Tuesday, March 29, 2011

Chapter 28: The setStatus Method

In the previous chapter, we saw the sendError method. We saw how Tomcat implements it and we saw a wrapper method that used it but did some handling for custom error messages. Well, in this chapter, we are going to see the twin brother of the sendError method, the setStatus method.

So, lets get started…

The setStatus Method

The setStatus method sets the status code for a given response. Use this method, instead of sendError, when there is no exception or serious error (such as a blocked or a page inaccessible to the user). If there is a serious error, the sendError method should be used; otherwise use setStatus. Like the sendError method, using this method clears the buffer, but leaves cookies and other headers unmodified.

Let us now take a look at how Tomcat has implemented the setStatus method.

Code:

/**
* Set the HTTP status and message to be returned
* with this response.
*
* @param status The new HTTP status
* @param message The associated text message
*
* @deprecated As of Version 2.1 of the Java Servlet
* API, this method has been deprecated due to the
* ambiguous meaning of the message
* parameter.
*/
public void setStatus(int status, String message) {

if (included)
return; //Ignore any call from included servlet

this.status = status;
this.message = message;

}

As you can see in the code above, this method has been deprecated because the message functionality isn't reliable. The setStatus method will remain (the one taking only a status code), but without a message parameter in a future version, Maybe.

However, you can always write a wrapper to use the setStatus method effectively. (Just like we did for the sendError method)

Code:

/**
* statusManager Method.
*/
void checkCarStatus(HttpServletResponse response)
throws ServletException
{
if( !isValid(carName) )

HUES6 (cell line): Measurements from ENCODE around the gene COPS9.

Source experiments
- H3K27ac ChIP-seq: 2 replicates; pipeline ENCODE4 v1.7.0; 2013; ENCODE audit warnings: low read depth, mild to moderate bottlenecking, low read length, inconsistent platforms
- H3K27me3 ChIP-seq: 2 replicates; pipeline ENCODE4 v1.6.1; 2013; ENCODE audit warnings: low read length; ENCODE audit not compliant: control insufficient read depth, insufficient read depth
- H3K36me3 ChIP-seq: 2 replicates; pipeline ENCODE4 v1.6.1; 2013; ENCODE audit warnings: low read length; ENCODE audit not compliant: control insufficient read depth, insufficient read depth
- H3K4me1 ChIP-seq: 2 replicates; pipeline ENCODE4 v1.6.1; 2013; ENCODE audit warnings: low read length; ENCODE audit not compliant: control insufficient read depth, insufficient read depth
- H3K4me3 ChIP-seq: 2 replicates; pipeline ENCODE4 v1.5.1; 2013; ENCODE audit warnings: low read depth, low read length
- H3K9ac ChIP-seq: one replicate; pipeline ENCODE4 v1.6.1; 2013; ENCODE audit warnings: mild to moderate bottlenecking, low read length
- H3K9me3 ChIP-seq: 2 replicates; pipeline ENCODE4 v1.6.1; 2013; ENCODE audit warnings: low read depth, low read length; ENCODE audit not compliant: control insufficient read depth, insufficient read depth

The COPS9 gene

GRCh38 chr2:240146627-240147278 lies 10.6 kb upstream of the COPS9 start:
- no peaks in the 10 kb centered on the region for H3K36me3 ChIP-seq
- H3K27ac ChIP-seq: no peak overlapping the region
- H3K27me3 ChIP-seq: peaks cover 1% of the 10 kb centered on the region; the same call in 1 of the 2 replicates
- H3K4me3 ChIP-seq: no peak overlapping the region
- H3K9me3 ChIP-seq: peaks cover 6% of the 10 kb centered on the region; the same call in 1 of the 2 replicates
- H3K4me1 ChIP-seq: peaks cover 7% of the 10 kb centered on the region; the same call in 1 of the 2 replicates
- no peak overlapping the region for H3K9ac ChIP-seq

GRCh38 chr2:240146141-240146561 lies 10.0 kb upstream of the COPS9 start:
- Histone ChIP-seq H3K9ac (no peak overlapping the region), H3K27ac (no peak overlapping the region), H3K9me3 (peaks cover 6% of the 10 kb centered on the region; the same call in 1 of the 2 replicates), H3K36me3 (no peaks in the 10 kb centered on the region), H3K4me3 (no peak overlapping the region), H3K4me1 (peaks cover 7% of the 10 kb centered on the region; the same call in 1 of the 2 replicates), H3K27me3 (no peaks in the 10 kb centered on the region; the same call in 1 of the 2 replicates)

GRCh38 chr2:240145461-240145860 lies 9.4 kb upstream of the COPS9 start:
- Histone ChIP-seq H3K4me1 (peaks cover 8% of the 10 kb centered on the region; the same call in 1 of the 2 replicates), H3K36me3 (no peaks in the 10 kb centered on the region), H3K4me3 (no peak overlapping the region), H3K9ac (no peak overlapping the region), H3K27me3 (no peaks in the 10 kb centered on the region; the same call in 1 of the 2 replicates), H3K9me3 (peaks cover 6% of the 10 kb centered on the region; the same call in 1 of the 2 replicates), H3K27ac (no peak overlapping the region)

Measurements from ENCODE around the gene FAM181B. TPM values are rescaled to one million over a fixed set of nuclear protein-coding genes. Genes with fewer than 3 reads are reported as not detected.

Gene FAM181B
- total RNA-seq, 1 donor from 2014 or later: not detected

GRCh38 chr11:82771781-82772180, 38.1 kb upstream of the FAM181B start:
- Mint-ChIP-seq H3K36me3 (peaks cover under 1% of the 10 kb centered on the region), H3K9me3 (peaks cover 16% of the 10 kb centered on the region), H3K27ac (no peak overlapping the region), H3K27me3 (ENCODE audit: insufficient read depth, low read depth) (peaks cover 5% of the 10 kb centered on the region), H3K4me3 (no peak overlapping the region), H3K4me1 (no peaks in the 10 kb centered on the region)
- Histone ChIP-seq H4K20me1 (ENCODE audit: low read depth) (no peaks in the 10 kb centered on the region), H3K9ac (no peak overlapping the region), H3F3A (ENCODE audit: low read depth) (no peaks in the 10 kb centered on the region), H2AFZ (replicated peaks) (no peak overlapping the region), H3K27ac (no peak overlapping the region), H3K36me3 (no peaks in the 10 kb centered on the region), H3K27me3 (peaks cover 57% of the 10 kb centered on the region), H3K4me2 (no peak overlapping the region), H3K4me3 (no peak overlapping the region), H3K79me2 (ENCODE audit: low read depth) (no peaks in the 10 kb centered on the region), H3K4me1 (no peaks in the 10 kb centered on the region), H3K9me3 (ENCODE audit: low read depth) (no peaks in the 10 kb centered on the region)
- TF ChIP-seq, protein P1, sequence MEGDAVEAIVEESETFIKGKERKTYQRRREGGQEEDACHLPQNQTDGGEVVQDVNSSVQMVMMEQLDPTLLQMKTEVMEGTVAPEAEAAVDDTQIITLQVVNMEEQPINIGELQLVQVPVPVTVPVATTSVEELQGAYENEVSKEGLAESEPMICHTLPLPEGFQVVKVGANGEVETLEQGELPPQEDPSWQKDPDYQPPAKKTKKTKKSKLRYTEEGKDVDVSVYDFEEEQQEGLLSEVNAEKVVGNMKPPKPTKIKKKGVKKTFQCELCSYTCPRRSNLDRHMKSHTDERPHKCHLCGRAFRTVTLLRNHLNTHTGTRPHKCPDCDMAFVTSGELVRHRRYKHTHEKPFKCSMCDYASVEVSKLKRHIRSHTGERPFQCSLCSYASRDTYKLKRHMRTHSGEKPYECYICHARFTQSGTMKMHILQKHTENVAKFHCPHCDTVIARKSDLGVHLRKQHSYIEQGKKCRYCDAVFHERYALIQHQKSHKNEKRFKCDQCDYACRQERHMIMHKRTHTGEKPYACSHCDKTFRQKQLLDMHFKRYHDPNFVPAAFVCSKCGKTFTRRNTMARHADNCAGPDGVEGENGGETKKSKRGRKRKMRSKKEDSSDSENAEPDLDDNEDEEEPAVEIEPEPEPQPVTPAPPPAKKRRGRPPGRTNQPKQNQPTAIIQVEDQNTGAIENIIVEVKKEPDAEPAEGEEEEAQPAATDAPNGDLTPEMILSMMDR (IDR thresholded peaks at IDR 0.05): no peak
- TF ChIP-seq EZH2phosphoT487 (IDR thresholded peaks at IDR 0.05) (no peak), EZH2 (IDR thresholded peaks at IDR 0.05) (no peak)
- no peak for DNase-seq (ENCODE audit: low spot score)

{
response.setStatus(response.SC_BAD_REQUEST);
} else if( !isValid(carModel) )
{
response.setStatus(response.SC_BAD_REQUEST);
} else if( !isValid(carMakeYear) )
{
response.setStatus(response.SC_BAD_REQUEST);
} else if( !isValid(creditCardNumber) )
{
response.setStatus(response.SC_BAD_REQUEST);
} else
{
response.setStatus(response.SC_OK);
}
}

The code above is pretty straight forward. I suppose this can be used in a car repair garage. We first check if the cars name is valid and then check if the cars model is valid and then check its manufacture year. We also check the credit card number of the customer (because we need to get paid right) and if all these are valid, we set a OK response, else we set a bad request response. It's a simple implementation and you can alter it anyway you want, as long as it serves your purpose and uses the setStatus method, we are good…

The same status codes that are used for the sendError method can be used for the setStatus method, too. The primary difference is that the former prevents any further response to the client and throws an exception if you try. This is not so for the latter. There is one point of confusion with the setStatus method. The specification says the buffer is cleared when called. In other words, you should set this first before you send anything back to the client. However, I looked in Tomcat and did not observe the buffer being cleared. The following snippet:

out.println("pre setStatus message.");
response.setStatus(HttpServletResponse.SC_OK);
out.println("post setStatus message.");

produced this:
pre setStatus message.
post setStatus message.

Exam Trivia:
Containers don't always follow the specifications! As you can see, Tomcat does not clear the buffer as the specification says. The specification doesn't make sense as of this moment because, the way Tomcat implemented it is better. However, since other containers may follow the specification here and the exam will be based on the specification, assume that is how it actually works.

Previous Chapter: Chapter 27 - sendError Method

Next Chapter: Chapter 29 - WebApp Log

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